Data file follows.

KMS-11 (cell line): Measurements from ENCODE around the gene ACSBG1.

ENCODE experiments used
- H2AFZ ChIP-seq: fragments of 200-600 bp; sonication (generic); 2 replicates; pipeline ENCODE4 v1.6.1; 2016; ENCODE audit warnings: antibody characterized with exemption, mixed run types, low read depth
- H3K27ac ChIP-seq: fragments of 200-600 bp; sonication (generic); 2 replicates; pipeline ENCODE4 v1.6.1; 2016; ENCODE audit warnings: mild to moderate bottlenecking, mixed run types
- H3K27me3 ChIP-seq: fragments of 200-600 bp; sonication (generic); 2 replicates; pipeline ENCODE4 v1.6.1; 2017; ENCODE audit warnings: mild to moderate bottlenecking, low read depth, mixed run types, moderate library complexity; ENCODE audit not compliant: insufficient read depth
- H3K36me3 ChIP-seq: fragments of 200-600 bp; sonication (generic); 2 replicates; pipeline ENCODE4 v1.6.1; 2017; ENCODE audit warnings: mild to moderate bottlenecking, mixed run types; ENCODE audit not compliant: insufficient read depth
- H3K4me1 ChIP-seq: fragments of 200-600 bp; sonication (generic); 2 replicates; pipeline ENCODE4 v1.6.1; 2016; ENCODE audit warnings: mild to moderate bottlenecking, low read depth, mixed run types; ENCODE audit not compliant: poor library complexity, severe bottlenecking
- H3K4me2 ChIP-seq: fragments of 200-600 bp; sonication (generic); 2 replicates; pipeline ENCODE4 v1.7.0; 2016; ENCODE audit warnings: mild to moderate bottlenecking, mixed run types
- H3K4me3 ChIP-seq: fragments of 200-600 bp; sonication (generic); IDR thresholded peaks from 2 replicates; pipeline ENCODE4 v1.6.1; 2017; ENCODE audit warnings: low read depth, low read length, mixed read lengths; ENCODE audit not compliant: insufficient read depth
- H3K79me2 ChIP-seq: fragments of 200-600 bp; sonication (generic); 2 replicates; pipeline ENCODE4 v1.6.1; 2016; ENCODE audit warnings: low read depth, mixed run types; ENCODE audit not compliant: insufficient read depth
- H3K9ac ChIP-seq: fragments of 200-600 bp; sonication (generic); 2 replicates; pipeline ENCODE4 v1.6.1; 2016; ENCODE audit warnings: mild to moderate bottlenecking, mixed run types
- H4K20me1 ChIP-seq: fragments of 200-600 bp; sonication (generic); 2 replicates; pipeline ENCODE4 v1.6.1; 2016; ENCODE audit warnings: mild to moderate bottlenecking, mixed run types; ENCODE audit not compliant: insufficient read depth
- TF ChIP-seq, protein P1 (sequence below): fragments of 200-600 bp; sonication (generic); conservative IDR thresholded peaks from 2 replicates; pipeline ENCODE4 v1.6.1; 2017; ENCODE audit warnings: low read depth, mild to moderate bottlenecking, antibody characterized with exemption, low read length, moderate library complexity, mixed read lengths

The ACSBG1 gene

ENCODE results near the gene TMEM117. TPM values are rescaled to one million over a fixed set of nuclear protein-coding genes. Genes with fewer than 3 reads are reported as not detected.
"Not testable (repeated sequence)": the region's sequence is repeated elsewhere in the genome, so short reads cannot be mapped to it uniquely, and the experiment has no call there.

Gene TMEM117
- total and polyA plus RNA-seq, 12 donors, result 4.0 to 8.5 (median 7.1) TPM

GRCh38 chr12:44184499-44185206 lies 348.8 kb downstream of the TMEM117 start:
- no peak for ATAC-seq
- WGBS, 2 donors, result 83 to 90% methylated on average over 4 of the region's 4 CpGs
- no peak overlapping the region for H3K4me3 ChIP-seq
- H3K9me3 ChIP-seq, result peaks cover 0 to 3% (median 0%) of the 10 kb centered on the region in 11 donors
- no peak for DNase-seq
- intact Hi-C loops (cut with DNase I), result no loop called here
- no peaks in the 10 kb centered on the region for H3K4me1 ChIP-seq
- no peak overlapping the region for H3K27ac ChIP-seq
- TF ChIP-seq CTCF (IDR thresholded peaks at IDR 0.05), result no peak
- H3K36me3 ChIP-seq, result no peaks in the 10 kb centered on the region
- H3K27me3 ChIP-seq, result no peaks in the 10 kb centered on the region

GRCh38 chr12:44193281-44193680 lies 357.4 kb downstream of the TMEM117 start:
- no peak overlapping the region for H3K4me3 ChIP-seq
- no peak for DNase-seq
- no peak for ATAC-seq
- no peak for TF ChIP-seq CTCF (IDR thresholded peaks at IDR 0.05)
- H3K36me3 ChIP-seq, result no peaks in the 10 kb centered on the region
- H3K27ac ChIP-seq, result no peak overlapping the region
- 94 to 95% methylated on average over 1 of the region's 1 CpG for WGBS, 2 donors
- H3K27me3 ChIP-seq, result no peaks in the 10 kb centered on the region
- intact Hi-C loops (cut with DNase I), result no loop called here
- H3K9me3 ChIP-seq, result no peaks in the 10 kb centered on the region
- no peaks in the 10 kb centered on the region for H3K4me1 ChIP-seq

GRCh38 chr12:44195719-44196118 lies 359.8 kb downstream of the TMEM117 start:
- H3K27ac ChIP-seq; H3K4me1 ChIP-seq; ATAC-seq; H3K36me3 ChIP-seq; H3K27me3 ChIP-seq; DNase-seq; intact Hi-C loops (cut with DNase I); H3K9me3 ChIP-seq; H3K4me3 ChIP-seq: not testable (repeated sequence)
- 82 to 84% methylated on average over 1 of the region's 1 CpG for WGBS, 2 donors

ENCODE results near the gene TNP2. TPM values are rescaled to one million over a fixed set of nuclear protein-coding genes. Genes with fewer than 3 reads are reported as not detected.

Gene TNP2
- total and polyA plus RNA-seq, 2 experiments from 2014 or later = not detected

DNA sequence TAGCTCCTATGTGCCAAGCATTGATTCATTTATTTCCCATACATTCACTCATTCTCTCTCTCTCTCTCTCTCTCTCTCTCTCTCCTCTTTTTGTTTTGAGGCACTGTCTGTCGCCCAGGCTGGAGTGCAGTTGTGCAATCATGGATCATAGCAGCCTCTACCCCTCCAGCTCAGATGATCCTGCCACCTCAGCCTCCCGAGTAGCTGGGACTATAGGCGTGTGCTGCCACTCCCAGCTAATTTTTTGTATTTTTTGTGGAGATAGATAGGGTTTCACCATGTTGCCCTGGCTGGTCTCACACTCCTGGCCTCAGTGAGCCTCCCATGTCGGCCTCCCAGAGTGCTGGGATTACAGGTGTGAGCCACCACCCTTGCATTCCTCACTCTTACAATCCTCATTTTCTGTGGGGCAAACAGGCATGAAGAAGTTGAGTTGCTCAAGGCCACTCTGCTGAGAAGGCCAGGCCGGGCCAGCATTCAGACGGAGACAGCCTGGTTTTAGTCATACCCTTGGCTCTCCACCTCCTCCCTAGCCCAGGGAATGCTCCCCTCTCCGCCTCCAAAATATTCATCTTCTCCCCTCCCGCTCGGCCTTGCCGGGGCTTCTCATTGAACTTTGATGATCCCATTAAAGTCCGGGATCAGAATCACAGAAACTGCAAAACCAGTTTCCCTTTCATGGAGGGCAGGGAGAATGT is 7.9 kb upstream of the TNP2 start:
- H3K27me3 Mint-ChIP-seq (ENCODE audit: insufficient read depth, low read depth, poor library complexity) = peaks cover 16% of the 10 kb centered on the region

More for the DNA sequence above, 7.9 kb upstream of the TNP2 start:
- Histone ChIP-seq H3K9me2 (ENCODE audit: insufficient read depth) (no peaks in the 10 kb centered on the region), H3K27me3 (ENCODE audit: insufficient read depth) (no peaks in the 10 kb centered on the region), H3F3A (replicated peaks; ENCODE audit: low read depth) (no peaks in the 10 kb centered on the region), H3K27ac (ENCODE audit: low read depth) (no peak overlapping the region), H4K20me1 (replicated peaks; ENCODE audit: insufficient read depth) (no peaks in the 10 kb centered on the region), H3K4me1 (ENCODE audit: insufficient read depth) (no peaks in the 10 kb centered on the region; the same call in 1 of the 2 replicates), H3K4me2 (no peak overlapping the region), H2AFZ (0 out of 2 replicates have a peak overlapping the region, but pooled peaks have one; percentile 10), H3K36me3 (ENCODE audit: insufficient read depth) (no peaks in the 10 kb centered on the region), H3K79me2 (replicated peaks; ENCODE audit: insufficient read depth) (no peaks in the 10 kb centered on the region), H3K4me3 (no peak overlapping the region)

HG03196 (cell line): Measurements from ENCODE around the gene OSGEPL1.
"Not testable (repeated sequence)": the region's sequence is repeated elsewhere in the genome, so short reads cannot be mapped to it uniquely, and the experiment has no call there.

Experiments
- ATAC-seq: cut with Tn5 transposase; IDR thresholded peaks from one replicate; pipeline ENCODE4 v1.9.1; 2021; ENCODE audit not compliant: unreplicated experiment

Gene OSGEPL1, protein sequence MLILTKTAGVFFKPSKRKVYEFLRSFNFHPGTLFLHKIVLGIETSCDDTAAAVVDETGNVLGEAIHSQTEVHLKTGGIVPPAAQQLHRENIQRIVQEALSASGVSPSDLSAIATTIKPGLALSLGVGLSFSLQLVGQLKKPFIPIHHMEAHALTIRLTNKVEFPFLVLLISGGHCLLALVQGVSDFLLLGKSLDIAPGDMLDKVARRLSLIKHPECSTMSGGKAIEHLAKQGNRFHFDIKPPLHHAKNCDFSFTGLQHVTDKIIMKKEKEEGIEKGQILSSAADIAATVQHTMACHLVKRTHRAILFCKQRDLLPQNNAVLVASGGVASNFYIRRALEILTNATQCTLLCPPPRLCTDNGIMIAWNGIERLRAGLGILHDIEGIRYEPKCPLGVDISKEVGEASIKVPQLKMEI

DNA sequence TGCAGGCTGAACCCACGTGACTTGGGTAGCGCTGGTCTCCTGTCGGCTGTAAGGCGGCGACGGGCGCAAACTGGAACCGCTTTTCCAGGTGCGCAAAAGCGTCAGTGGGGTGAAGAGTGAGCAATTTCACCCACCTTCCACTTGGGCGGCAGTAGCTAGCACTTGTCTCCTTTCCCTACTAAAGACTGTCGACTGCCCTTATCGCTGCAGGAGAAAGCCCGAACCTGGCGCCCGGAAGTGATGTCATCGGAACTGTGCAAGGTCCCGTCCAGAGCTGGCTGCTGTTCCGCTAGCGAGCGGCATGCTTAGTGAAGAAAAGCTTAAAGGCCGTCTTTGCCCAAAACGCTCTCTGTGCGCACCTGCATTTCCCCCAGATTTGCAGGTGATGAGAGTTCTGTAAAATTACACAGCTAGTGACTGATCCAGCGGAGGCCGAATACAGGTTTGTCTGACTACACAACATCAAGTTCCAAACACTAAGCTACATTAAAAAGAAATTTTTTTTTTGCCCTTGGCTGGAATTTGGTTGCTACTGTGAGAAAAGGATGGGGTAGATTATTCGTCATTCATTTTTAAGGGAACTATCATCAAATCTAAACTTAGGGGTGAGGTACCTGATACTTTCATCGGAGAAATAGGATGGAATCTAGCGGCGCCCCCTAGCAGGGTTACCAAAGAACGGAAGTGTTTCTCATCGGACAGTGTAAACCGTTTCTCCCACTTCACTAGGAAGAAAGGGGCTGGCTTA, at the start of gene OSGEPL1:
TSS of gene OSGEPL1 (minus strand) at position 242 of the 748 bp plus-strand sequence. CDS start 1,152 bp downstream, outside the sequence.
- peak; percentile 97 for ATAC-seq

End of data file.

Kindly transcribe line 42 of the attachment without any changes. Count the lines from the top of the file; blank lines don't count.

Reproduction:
- no peaks in the 10 kb centered on the region for H3K4me1 ChIP-seq